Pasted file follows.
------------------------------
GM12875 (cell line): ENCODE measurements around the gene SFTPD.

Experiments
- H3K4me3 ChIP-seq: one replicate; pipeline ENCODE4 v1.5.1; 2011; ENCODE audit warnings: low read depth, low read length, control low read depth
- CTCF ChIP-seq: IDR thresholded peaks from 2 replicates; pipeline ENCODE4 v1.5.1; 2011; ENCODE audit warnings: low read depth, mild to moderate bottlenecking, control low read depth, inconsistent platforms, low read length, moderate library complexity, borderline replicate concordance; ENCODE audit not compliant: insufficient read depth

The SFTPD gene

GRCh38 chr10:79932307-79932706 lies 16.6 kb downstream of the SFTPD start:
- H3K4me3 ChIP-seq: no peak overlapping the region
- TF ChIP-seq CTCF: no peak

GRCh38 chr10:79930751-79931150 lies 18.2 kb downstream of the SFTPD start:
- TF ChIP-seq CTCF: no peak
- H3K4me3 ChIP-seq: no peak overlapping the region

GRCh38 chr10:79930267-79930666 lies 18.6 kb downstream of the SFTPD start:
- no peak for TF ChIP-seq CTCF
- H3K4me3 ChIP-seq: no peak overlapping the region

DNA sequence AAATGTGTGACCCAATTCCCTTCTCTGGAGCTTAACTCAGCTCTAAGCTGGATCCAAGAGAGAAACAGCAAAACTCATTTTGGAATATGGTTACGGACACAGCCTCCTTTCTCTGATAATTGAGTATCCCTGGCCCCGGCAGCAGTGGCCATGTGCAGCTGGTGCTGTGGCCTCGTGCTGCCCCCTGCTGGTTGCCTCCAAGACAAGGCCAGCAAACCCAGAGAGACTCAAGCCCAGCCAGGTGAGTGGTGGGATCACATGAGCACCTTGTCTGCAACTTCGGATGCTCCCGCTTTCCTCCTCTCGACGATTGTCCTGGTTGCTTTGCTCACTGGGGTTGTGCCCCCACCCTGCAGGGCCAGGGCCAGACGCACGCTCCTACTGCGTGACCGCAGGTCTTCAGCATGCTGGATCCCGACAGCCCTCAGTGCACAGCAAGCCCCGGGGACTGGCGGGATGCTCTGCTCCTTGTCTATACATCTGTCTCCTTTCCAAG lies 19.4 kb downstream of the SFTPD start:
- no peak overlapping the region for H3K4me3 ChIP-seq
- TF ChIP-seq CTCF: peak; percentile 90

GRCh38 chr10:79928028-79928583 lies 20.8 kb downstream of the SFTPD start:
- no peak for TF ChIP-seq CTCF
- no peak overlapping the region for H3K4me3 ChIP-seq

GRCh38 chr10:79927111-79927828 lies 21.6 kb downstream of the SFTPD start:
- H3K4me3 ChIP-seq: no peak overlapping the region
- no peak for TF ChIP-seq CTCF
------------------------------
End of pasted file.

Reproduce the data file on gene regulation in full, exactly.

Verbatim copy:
GM12875 (cell line): ENCODE measurements around the gene SFTPD.

Experiments
- H3K4me3 ChIP-seq: one replicate; pipeline ENCODE4 v1.5.1; 2011; ENCODE audit warnings: low read depth, low read length, control low read depth
- CTCF ChIP-seq: IDR thresholded peaks from 2 replicates; pipeline ENCODE4 v1.5.1; 2011; ENCODE audit warnings: low read depth, mild to moderate bottlenecking, control low read depth, inconsistent platforms, low read length, moderate library complexity, borderline replicate concordance; ENCODE audit not compliant: insufficient read depth

The SFTPD gene

GRCh38 chr10:79932307-79932706 lies 16.6 kb downstream of the SFTPD start:
- H3K4me3 ChIP-seq: no peak overlapping the region
- TF ChIP-seq CTCF: no peak

GRCh38 chr10:79930751-79931150 lies 18.2 kb downstream of the SFTPD start:
- TF ChIP-seq CTCF: no peak
- H3K4me3 ChIP-seq: no peak overlapping the region

GRCh38 chr10:79930267-79930666 lies 18.6 kb downstream of the SFTPD start:
- no peak for TF ChIP-seq CTCF
- H3K4me3 ChIP-seq: no peak overlapping the region

DNA sequence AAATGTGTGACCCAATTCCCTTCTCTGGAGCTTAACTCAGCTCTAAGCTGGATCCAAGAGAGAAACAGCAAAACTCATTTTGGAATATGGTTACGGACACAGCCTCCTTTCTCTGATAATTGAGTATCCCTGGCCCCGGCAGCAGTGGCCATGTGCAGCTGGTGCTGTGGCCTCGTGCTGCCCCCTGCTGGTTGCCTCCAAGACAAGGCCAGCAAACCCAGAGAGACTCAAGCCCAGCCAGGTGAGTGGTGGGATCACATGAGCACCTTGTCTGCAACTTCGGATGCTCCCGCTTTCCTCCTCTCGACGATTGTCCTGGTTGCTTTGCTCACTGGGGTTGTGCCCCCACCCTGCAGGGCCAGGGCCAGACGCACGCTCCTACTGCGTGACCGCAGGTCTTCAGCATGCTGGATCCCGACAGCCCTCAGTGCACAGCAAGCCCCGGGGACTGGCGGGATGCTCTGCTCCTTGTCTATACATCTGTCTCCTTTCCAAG lies 19.4 kb downstream of the SFTPD start:
- no peak overlapping the region for H3K4me3 ChIP-seq
- TF ChIP-seq CTCF: peak; percentile 90

GRCh38 chr10:79928028-79928583 lies 20.8 kb downstream of the SFTPD start:
- no peak for TF ChIP-seq CTCF
- no peak overlapping the region for H3K4me3 ChIP-seq

GRCh38 chr10:79927111-79927828 lies 21.6 kb downstream of the SFTPD start:
- H3K4me3 ChIP-seq: no peak overlapping the region
- no peak for TF ChIP-seq CTCF